RISK: Clean tech revolution is the upside to climate change
Changes "will not happen spontaneously."
“It didn’t happen by accident. There was a lot of money spent by some countries,” Simon Upton, the OECD’s environmental director, said Friday at a news conference in Paris. “But we really can see what a de-carbonized power generation sector would look like.”
Some 162 countries have pledged to cut emissions as part of the Paris conference process. Climate scientists say, however, those pledges won’t reduce greenhouse gas emissions enough to keep the planet within the 2 C degrees of warming required to avert global climate disruptions.
But since it’s becoming cheaper and easier to generate renewable power, says Upton, it’s more likely countries will reach the goal.
“The technical changes, the fall in costs, has now made the future a much more hopeful one,” he said. “But it will not happen spontaneously. The playing field is still massively weighted in favour of the sunken investment in technologies which use fossil fuels.”
The French hosts of COP21 have added a “climate solutions” component to this year’s conference which will catalogue and highlight the practical technologies being developed to address cutting carbon pollution.
The emphasis dovetails with campaign promises of Canada’s new Liberal government, which has promised to support clean technology development through everything from direct investment and green bonds to export assistance and tax changes. The Liberals are also promising to phase out federal fossil fuel subsidies, which a Washington-based NGO pegged last week at more than $2 billion annually.
Environment Minister Catherine McKenna said Sunday she takes heart knowing the Paris conference will proceed, despite Friday’s devastating terrorist attacks.
Mandate letters for the new Liberal finance minister and natural resources minister released Friday show they are to work “to make Canada the world’s most competitive tax jurisdiction for investments in research, development and manufacturing of clean technology.”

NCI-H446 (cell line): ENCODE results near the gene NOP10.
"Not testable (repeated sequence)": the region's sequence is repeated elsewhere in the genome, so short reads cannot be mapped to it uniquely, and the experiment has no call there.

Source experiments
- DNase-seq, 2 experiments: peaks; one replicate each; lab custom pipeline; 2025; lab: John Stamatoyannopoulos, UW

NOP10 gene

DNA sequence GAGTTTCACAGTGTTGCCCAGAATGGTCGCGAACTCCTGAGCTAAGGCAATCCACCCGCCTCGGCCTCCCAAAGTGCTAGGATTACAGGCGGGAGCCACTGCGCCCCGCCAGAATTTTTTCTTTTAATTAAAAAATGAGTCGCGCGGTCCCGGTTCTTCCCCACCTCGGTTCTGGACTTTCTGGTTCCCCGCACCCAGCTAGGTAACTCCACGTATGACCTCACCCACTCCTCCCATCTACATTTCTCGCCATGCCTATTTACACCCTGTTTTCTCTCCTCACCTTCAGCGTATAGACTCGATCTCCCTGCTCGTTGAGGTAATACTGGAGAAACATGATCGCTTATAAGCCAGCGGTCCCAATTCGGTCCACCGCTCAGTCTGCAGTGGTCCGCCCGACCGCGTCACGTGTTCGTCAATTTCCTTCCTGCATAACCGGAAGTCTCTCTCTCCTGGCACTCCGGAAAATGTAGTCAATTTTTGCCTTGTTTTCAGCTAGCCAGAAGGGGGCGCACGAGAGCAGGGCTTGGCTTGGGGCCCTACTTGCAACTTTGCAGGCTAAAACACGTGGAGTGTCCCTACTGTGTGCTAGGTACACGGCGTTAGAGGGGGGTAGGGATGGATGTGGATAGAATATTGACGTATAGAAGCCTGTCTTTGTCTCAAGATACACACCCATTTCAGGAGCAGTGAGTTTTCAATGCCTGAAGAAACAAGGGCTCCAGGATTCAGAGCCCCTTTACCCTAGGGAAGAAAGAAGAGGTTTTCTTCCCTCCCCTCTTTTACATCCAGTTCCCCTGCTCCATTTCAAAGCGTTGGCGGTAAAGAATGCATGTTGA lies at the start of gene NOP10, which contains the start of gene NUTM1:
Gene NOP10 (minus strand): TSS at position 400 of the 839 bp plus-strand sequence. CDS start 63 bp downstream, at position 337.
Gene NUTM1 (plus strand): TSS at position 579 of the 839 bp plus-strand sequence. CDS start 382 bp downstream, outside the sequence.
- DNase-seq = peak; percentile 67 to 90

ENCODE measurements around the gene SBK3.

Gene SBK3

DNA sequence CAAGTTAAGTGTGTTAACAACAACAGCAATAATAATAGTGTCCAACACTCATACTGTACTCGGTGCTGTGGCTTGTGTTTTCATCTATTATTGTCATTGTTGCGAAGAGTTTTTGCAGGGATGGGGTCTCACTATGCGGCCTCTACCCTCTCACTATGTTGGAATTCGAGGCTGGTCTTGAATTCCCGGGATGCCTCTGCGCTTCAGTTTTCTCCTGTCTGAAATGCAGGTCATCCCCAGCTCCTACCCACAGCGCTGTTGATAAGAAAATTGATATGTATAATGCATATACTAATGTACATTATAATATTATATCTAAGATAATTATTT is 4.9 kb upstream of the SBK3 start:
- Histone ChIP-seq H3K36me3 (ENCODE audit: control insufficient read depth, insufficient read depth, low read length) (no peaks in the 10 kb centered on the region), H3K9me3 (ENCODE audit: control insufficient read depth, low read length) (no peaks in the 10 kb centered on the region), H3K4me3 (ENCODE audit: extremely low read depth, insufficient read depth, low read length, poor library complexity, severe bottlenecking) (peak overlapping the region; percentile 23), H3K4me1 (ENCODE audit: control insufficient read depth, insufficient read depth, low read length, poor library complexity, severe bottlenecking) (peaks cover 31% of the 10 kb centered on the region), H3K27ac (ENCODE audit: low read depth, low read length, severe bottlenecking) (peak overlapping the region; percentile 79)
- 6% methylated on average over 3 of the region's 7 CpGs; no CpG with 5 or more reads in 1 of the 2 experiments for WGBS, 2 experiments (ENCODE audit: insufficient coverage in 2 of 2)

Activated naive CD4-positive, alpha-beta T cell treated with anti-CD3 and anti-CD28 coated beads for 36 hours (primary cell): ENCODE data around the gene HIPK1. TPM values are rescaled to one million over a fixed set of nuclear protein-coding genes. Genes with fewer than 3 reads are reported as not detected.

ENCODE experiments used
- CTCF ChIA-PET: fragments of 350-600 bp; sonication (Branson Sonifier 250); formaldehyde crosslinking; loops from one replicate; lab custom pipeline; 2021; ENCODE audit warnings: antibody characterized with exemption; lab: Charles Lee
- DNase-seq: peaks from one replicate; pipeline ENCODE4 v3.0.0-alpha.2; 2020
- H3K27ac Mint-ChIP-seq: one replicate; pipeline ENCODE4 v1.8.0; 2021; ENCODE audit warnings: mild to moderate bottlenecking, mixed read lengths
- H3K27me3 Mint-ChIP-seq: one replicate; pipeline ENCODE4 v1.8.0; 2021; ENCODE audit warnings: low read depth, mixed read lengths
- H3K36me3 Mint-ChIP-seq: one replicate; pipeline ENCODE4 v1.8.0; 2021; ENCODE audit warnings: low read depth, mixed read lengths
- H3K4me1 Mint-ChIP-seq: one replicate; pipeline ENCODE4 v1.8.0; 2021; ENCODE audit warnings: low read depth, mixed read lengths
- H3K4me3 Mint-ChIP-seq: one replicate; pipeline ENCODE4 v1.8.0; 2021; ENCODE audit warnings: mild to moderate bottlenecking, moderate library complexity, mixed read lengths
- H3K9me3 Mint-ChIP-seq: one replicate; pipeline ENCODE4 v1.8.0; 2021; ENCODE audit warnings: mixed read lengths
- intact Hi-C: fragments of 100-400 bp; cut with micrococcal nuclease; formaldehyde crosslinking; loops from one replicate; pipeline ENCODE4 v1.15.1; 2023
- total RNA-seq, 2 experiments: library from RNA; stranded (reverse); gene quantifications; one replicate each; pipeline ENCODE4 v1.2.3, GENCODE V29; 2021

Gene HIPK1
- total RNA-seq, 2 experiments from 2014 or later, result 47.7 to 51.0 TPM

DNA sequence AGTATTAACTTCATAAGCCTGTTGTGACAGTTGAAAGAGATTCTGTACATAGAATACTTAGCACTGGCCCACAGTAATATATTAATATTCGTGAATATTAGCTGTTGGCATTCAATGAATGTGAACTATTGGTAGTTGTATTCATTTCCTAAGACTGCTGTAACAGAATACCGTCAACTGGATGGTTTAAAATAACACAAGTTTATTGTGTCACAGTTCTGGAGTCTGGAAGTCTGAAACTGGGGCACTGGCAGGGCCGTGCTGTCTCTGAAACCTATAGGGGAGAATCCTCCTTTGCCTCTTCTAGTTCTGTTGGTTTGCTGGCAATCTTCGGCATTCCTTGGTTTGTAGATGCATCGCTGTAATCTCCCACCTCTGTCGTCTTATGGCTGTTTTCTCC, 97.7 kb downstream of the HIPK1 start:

It’s an emphasis that is many years overdue, says Celine Bak, a senior fellow at the Centre for International Governance Innovation.
Bak is currently beating the bushes for contributions from Canada’s 800-plus industry players for her fifth annual Canadian Clean Technology Industry Report.
Her data shows Canada’s clean tech export sector directly employs 50,000 Canadians and is comparable in export value to livestock, processed foods, mining and finished wood products. Yet in an aggressive global clean tech market, Canada has been losing global market share even as the sector grows.
It’s a myth Canadian clean tech companies want to integrate into global supply chains, says Bak. These young companies are producing full system components they are ready and eager to sell directly at home and abroad. Financing is their top priority.
Back in Paris, the OECD’s environmental director says government support and policy action will unleash market forces that will help tackle the global carbon challenge.
Talk to any business sector, said Upton, “and they will say the most important thing is a clear directional signal from governments to the private sector and to communities.”
“No one is going to invest if there is uncertainty–either that governments won’t do anything or, having done it, they’ll then change their minds. Better to take a steady and incremental approach which keeps moving in the same direction, reliably and predictably.”